How to see the full Harvest Moon 2021 in the UK

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Long fall nights are a great time of year to get out and do some astronomy, especially if you want to drink in detail the lunar surface during a harvest full moon.

You won’t have to go to bed late and it doesn’t get too cold, although you might want to take a warm coat and a flask of something warm with you.

But when exactly can you see the full Harvest Moon? And what do you see on its surface? We asked Professor Michael Merrifield, astronomer at the University of Nottingham.

If you’re looking for something a little harder to spot than the Moon, check out the Meteor Shower Calendar for when to catch draconids, or read our beginner’s guide to astronomy.

When is the full Harvest Moon 2021?

The Moon will reach its peak of “fullness” at 12:54 am on September 21, 2021. Although the Moon is technically full for only a moment, you can enjoy great views (weather permitting) for more or less a full day before and after this time.

Why is it called the Harvest Moon?

Full moons all have names, and that name is usually tied to the time of year.

“It’s a tradition to name each of the full moons of the year, and, since we’re now at harvest time (at least in the northern hemisphere), it’s a pretty good way to identify the full moon with the time of year, ”Merrifield says.

How often do full moons occur?

Full moons occur about once every 29.5 days. This is the time it takes for the Moon to orbit once around the Earth. In fact, the concept of months was originally based on the length of the lunar cycle – although in our modern calendar we have adjusted the months to match the length of a year.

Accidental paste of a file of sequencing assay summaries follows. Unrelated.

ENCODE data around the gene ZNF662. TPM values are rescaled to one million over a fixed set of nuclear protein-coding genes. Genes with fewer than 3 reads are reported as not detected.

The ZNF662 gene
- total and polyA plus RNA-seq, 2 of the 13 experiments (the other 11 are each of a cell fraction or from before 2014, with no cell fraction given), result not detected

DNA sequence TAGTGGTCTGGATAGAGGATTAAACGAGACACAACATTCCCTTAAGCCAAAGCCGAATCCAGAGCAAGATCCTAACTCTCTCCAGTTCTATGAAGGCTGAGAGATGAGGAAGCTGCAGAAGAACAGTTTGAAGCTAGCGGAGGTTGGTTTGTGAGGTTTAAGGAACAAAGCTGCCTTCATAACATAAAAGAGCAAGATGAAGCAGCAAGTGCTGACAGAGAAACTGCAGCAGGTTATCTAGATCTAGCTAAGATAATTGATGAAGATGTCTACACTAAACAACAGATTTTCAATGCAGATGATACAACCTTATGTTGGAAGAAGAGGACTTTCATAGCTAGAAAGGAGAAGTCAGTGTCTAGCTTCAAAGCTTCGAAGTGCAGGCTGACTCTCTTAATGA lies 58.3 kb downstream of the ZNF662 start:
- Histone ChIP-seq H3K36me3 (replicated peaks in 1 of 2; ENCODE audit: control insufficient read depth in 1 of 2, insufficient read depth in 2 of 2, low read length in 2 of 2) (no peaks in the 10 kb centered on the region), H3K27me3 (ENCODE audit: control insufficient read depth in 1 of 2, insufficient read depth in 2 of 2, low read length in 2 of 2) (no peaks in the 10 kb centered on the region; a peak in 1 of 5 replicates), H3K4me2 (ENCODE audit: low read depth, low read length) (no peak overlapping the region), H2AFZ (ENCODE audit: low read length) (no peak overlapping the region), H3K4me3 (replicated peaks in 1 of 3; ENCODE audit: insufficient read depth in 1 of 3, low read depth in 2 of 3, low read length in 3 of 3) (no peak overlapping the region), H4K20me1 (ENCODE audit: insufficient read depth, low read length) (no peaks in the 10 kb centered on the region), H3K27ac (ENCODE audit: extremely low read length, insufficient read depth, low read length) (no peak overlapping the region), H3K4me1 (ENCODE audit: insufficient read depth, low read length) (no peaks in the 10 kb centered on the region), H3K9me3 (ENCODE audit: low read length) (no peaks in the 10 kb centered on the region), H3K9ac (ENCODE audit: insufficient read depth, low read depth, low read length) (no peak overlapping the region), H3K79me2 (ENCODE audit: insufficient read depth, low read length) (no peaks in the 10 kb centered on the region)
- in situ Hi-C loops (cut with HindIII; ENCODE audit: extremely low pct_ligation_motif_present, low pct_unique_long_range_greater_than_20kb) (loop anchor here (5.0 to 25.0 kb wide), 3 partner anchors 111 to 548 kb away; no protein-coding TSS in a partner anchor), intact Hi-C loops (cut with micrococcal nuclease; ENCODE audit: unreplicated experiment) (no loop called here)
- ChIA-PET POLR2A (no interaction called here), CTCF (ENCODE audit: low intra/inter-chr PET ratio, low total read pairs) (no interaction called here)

We normally see one full moon per month, but since calendar months do not have the same length as lunar months, it is possible to have two full moons in a month. When there are 13 full moons in a year, we call the bonus moon a “blue moon”.

What details can I find when looking at the full moon?

“It really depends on the quality of your eyesight! Without a telescope, you may be able to spot the darker regions called “mares” or “seas”. These are of course not real oceans – they are expanses of ancient lava flows that left these dark spots on the Moon, ”says Merrifield.

“With a pair of binoculars or a small telescope, you should be able to start spotting many individual craters. Away from the full moon, looking near the terminator – where night turns to day on the moon – should help, as this is where the shadows are longest, helping to spot these features.

There are a few craters that you can spot with the naked eye on the surface of the Moon. If you are in the Northern Hemisphere, look slightly to the left of the center of the Moon and you will see a bright crater named Copernicus. To the left of Copernicus, you’ll see the Aristarchus Crater, and towards the bottom is Tycho.

If you are in the southern hemisphere, the Moon will appear upside down.

About our expert, Professor Michael Merrifield

Michael is professor of astronomy at the University of Nottingham. He studies the formation and structure of galaxies, cosmology and X-ray and gamma-ray astronomy.


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